Tori Paide and Marla Peoples launched their own line of all-natural skin care and wellness products, called Toma, in 2013

Since the partners view Toma as a freestanding line, not just a Still Point spa product, it’s also sold at the Columbia Whole Foods, Cloud 9 Salon in Clarksville and Potomac Massage Training Institute in Silver Spring. They also hope to add more products this year and to place the line in competitors’ spas.

In preparation for such an expansion, they are searching for new corporate offices and warehouse space in a mixed-use facility after outgrowing their Sterrett Place location in Columbia in two years.

“Being two women business owners isn’t easy,” Peoples says. “The Howard County Economic Development Authority not only gave us a loan, they have been very supportive.”

Larry Twele, CEO of the development authority, says he’s glad the partners decided to become part of the redevelopment of downtown Columbia:

“Their passion and drive are a great example of the entrepreneurial spirit that thrives in Howard County.”

Resident Speakout, Columbia Association Board of Directors, April 26, 2018

Ingrid Pyne, a former Still Point at Haven on the Lake employee , shared her concerns at this Resident Speakout. (Click on image for Columbia Association video, then choose Item 5; Pyne is the first speaker)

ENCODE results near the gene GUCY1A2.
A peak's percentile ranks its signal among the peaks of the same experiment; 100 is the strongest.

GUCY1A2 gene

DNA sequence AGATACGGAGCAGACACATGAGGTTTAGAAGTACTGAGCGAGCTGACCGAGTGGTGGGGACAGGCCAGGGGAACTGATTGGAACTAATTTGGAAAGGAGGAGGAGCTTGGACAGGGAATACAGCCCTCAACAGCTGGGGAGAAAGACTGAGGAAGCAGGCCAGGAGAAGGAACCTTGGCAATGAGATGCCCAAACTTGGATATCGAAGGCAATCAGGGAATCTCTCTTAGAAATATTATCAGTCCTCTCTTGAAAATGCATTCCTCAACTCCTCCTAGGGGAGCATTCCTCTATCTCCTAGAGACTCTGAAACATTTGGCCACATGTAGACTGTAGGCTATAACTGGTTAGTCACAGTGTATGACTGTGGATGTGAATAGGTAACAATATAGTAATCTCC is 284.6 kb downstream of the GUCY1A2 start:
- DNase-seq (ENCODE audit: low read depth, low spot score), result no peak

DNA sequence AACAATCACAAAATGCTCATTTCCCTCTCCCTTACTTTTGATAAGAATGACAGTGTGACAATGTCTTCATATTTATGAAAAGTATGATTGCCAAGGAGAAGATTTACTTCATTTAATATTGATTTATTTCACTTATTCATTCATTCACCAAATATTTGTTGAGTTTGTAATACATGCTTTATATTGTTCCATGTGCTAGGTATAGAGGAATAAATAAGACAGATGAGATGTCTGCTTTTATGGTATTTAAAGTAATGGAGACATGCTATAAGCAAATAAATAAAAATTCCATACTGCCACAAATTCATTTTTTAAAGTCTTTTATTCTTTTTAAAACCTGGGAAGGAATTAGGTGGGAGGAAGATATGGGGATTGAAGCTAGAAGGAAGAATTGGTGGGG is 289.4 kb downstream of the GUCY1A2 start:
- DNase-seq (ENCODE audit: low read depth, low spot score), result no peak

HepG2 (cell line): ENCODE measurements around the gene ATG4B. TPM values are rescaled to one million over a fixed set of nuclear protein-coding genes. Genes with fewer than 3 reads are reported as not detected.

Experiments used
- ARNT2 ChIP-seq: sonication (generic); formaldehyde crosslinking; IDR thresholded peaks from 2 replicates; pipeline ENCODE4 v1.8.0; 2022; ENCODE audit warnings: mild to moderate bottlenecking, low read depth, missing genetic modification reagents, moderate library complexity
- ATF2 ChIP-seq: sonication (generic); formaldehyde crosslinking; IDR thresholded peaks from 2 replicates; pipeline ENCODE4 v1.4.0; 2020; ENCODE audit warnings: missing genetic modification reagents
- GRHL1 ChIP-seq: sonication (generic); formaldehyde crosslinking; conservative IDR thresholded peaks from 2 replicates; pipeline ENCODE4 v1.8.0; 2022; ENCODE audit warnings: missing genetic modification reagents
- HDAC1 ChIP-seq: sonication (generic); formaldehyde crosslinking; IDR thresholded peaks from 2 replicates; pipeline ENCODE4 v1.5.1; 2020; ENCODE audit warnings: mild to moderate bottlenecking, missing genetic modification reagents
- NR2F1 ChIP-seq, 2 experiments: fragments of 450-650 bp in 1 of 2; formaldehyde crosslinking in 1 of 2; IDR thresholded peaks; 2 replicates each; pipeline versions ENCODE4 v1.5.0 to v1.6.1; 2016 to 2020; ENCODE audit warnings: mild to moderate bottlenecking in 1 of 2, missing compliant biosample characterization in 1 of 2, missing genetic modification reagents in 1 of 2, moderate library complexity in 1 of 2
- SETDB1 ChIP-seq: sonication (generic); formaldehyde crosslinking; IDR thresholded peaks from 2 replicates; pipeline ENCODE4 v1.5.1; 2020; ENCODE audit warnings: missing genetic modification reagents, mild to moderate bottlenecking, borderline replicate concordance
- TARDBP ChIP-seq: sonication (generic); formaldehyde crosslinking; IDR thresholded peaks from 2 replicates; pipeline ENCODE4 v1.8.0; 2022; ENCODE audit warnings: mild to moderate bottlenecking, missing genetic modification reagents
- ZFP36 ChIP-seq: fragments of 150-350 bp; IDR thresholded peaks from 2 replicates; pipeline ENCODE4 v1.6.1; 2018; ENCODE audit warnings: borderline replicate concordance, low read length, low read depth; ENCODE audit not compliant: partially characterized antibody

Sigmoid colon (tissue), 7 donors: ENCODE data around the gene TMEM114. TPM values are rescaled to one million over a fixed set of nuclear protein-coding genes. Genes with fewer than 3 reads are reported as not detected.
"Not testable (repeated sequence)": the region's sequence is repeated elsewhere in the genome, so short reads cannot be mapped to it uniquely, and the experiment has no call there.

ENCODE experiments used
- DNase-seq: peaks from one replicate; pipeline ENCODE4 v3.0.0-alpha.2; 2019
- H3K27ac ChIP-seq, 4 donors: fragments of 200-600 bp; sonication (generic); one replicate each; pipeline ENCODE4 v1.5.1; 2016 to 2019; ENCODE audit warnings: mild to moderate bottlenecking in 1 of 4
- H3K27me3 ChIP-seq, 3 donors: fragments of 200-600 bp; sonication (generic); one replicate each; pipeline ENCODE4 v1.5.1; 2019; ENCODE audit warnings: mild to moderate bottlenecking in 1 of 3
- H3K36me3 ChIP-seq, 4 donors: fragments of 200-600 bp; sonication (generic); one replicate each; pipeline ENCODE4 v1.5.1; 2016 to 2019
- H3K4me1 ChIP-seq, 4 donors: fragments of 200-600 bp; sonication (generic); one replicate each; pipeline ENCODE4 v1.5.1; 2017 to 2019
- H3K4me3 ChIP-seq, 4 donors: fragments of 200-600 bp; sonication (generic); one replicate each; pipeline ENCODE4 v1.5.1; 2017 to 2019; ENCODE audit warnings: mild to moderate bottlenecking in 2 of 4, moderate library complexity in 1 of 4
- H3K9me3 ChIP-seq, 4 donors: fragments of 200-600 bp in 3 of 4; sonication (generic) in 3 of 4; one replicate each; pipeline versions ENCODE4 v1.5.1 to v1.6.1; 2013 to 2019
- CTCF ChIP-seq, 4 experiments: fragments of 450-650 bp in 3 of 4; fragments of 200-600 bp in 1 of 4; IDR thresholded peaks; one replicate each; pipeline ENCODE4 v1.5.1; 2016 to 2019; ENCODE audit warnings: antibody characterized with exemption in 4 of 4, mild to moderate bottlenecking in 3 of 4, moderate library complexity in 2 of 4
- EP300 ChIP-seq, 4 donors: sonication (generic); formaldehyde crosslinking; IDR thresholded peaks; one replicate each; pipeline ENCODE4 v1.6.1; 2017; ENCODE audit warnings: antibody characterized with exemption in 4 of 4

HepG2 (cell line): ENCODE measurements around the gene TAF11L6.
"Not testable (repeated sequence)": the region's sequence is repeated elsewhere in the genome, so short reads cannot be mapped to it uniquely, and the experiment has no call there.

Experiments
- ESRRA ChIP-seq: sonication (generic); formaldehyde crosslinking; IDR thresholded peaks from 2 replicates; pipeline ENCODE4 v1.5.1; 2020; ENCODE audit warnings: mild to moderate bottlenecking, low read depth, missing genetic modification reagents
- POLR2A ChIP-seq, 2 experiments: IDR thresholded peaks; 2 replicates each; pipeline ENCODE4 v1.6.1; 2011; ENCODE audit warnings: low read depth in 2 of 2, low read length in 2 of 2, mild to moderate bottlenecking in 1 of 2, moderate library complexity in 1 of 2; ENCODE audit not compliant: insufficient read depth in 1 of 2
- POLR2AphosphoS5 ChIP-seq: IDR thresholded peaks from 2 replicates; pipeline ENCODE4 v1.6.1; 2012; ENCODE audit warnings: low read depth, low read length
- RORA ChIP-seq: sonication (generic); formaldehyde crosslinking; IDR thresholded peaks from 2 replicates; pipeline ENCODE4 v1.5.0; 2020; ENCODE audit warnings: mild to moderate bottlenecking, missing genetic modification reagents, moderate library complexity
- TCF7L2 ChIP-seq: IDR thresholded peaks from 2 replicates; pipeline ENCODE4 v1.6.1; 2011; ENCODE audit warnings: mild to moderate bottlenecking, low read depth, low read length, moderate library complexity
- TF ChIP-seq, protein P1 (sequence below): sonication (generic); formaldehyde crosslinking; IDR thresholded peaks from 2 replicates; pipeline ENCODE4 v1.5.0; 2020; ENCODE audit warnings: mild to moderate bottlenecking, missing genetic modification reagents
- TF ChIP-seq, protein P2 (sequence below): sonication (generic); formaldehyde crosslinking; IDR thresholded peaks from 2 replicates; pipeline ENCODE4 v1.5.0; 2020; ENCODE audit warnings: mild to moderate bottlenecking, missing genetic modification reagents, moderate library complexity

Statement by the Columbia Association

“The original lawsuit was initiated by The Still Point, and its allegations were already heard and dismissed by a Howard County judge last year as having no merit,” said David Greisman, a Columbia Association spokesman. “The Still Point has chosen to continue the litigation, repeatedly appealing decisions that were in favor of Columbia Association. CA believes that The Still Point’s current appeal will similarly be denied. Columbia Association will not comment further at this time due to the pending appeal.”


John Swinglish, a member of the Camden 28, has died

John Swinglish was a great man. I met him in 1973 when we were both involved with the Catholic Peace Fellowship near Catholic University in DC. During this time, he put his life on the line to oppose the Vietnam War. 

I lost track of him about 10 years ago until I learned he died suddenly in early April. His friends will miss him for the quality of his friendship, his easy rapport, and unmistakable laugh. The world is a better place for his witness. It is a story that must not be forgotten.


[Posted 5/12/17; Updated 8/26/17, 9/19/17]

John Swinglish was found dead at his home in Odenton, MD from “hypertensive cardiovascular disease” on April 12, 2017.  He was 73.  John was born March 25, 1944. He was adopted by Aloysius and Jean Swinglish and grew up in Lakewood, OH near Cleveland where he attended St. Edward High School. In the early 1960s he enlisted in the Navy and served with Attack Squadron VA-42 at the Naval Air Station in Oceana, Virginia Beach, VA.

Following his military service, John came to Washington DC to work for a defense contractor doing research on nuclear guided-missile destroyers. But he became more and more disillusioned with the country’s war effort and became active with the Catholic Peace Fellowship at DC’s Emmaus House around 1968, attempting to influence the Catholic Church to re-establish its priorities.